Home 30 Boxes Turns One: Review of a Best of Breed Web App

30 Boxes Turns One: Review of a Best of Breed Web App

The 30 Boxes blog celebrated
today the first
of their product launch. The online calendar space has been a tough one,
ever since Google released its calendar app in April last year.
But right from the start 30 Boxes has been recognized
as an innovative app and not just your usual Outlook clone. 30 Boxes takes great pride in
being only 3 people, but managing to not only foot it with giants like Google and Yahoo –
but out-innovate them. I asked one of the 3, Narendra Rocherolle, to tell me about the
user growth and product milestones 30 Boxes experienced in 2006.

Product History and Overview

30 Boxes began as a fun project for 3 people behind Webshots, the online photo app
sold to CNET Networks in 2004. Nick Wilder, Julie Davidson and Narendra Rocherolle
started getting excited about “a way to share schedules and life bits in a way that would
dramatically broaden the notion of a calendar.” 30 Boxes launched 5 February 2006 and
immediately captured the interest of early adopter bloggers and mainstream magazines like
PC World. 

In terms of stats, 30 Boxes currently has 80,000 registered users and gets around
30,000 unique sessions per day. It also has some 50,000 outside RSS feeds under
management. As can be seen from the following chart, a snapshot of 30 Boxes’ stats from
Aug 06 to Feb 07, growth has been steady (the dip was over the holidays):

Product Development over 2006

Here are some of the core technology innovations of 30 Boxes:

  • Natural language parsing and integrated ajax event entry 
  • Shared profile information (a bit like wikipedia) and open web discovery for
  • Permissions and sharing around tags 
  • Remote hosted themes allowing users / developers to control the look and feel of the
    application with css and images on their own local machine or web server

One of the common factors of ‘web 2.0’ apps is that they iterate and release upgrades
frequently. 30 Boxes is certainly proof of that – Narendra told me they have been
releasing upgrades, fixes and enhancements “on nearly a daily basis for the entire year.”
3,504 code changes on 244 unique days, to be exact. Narendra says this has engendered a
loyal and passionate user base. The upgrades include calendar enhancements such as
extensive repeating events, blog badges, myspace badges, drag and drop, rss/ical
syndication, internationalization, web calendars, event import, colored tags, colored
feeds, colored buddies, ongoing improvements to natural language parsing, tag

30 Boxes also has API support, Firefox plugins, OSX widgets, email integration, IM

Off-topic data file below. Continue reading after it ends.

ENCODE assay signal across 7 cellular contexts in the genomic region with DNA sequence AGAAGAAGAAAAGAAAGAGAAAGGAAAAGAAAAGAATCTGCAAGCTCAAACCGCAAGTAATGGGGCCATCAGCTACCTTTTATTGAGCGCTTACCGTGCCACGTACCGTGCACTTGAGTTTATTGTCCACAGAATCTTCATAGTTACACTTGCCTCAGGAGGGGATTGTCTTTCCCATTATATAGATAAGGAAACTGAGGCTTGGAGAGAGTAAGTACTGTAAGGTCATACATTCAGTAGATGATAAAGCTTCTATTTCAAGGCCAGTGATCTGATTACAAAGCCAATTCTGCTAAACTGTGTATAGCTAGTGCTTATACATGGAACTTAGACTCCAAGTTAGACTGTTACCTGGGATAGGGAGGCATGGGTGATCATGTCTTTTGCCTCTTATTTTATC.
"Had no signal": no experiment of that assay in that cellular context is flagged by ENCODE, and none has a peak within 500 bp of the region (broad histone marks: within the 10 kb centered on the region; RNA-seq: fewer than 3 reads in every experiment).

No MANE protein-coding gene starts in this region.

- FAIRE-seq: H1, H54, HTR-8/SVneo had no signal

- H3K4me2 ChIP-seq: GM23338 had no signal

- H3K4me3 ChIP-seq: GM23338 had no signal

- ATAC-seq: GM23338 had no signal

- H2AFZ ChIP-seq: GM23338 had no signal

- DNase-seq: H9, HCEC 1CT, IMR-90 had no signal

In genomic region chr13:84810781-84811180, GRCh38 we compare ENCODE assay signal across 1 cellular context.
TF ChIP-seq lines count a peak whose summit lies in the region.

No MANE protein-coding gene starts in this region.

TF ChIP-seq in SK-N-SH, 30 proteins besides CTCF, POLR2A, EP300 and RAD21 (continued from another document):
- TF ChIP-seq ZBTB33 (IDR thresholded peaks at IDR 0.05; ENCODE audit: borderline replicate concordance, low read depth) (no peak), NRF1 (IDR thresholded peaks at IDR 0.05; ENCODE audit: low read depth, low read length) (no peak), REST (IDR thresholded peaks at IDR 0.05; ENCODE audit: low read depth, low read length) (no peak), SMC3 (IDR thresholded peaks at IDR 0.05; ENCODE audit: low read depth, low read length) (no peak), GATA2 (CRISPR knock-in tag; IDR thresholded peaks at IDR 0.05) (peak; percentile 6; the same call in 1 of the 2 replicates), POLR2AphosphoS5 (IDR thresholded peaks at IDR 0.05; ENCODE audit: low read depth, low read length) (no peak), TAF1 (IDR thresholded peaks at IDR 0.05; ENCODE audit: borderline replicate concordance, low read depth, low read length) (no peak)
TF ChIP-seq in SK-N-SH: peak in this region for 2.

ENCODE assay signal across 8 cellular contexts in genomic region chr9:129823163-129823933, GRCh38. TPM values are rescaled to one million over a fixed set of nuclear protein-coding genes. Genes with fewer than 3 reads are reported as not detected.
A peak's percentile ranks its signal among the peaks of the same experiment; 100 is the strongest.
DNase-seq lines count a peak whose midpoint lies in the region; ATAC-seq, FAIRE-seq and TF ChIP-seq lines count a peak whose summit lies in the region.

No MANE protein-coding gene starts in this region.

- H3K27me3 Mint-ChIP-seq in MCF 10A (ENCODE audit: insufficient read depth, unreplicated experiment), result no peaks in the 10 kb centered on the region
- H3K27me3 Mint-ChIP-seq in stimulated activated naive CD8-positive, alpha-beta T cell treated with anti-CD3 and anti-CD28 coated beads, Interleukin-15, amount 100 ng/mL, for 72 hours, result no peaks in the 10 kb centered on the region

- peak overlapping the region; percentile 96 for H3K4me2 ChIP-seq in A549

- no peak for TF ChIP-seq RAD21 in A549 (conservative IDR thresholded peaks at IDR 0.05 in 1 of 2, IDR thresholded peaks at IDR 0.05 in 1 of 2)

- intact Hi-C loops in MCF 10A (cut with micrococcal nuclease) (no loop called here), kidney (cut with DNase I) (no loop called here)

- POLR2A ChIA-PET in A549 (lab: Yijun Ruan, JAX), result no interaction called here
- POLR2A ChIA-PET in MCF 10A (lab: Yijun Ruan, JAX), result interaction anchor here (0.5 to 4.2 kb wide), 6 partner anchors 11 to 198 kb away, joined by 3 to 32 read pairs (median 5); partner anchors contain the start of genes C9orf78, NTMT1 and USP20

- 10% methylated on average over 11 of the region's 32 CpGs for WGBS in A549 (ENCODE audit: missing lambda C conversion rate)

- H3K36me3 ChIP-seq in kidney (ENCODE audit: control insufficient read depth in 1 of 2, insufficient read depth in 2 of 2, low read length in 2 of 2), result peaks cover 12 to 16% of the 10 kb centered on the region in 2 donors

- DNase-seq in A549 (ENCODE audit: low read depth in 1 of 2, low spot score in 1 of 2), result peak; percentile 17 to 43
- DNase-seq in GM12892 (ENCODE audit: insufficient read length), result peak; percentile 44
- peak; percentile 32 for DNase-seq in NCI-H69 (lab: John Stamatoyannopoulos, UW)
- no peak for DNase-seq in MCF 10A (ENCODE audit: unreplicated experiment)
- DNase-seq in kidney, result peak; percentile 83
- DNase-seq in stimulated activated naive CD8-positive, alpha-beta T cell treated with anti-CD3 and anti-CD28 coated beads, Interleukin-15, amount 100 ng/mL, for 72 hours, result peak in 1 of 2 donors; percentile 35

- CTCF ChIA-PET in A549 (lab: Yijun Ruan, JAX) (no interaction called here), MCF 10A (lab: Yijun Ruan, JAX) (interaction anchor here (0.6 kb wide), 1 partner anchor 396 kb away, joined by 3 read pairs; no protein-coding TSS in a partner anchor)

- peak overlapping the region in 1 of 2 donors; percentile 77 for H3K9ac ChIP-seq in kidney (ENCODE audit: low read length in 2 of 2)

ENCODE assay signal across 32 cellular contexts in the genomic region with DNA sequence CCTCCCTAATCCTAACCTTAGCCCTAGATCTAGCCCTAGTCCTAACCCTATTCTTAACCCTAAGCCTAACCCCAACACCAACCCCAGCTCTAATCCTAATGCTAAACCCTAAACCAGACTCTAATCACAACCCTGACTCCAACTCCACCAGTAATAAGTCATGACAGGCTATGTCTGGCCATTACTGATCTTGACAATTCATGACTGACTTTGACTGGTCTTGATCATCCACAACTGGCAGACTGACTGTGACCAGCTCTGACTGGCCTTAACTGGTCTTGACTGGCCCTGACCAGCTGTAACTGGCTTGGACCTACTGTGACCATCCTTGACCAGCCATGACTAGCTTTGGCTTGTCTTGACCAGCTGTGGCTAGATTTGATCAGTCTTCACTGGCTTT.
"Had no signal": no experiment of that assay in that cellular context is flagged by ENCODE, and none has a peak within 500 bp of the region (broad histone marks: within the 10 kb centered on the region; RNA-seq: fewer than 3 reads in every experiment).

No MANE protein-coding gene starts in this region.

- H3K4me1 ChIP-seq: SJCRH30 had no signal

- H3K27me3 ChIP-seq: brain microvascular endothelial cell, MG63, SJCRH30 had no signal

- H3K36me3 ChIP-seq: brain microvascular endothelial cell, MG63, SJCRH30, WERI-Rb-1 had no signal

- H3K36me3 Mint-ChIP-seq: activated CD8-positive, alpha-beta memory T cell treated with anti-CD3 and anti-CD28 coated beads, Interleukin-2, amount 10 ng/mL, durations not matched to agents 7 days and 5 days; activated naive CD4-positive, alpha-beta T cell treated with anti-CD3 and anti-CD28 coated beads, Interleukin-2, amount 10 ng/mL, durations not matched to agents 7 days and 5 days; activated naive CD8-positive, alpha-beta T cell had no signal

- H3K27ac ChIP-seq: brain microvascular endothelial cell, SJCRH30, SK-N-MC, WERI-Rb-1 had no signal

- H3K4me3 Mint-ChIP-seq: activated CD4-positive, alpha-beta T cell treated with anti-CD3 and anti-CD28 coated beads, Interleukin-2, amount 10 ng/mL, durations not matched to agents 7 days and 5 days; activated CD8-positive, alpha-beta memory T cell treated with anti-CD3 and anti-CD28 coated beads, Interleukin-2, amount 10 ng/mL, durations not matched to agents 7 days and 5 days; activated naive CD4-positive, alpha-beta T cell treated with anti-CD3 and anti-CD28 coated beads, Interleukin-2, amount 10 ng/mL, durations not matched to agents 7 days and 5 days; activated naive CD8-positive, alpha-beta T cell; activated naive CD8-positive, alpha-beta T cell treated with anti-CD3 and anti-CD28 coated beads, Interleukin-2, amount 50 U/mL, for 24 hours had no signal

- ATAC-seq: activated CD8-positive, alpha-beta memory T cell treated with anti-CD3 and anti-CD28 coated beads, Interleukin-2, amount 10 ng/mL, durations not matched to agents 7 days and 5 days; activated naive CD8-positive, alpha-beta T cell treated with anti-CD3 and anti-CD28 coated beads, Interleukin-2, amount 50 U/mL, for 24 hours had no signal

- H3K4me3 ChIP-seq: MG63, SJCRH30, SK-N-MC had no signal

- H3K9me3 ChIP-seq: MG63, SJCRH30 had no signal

based interface (IMified), mobile access, a webtop
view, several sync apps in development, and many other things (too many to list here!).
One thing of note is that they are currently developing Facebook integration. 

The main point is that 30 Boxes has been busy developing their product to fit into all
parts of the Web ecosystem. From a user perspective, it’s hard to beat the variety of
calendar functionality that 30 Boxes offers.

Where to next for 30 Boxes?

The company has decided on the following new tagline: “30 Boxes lets you connect with
the people who matter most”. Over 2007 and beyond it will increasingly be targeting the
mainstream demographic in college and “post-college” people. 

As for the competition with Google, 30 Boxes feels that continuing to be the “Best in
Class calendar app” is their strong point. They want to provide “a much broader and
innovative set of features” than the average online calendar, including Google’s, because
they believe that applications that focus on personal organization are “changing
dramatically from the world of Outlook and its derivatives (Yahoo, Google Calendar, et.

It’s that sort of attitude from the 30 Boxes team, as well as the product’s impressive
set of (useful) features, that endears 30 Boxes to me. I tested it out for a while when
it first came out, but I must admit I slid across to Google Calendar in mid-2006 – simply
because it was convenient and integrated with my email app of choice Gmail. But I will be
giving 30 Boxes another shot, after hearing of their goal to be the best-of-breed in online calendars.

About ReadWrite’s Editorial Process

The ReadWrite Editorial policy involves closely monitoring the tech industry for major developments, new product launches, AI breakthroughs, video game releases and other newsworthy events. Editors assign relevant stories to staff writers or freelance contributors with expertise in each particular topic area. Before publication, articles go through a rigorous round of editing for accuracy, clarity, and to ensure adherence to ReadWrite's style guidelines.

Get the biggest tech headlines of the day delivered to your inbox

    By signing up, you agree to our Terms and Privacy Policy. Unsubscribe anytime.

    Tech News

    Explore the latest in tech with our Tech News. We cut through the noise for concise, relevant updates, keeping you informed about the rapidly evolving tech landscape with curated content that separates signal from noise.

    In-Depth Tech Stories

    Explore tech impact in In-Depth Stories. Narrative data journalism offers comprehensive analyses, revealing stories behind data. Understand industry trends for a deeper perspective on tech's intricate relationships with society.

    Expert Reviews

    Empower decisions with Expert Reviews, merging industry expertise and insightful analysis. Delve into tech intricacies, get the best deals, and stay ahead with our trustworthy guide to navigating the ever-changing tech market.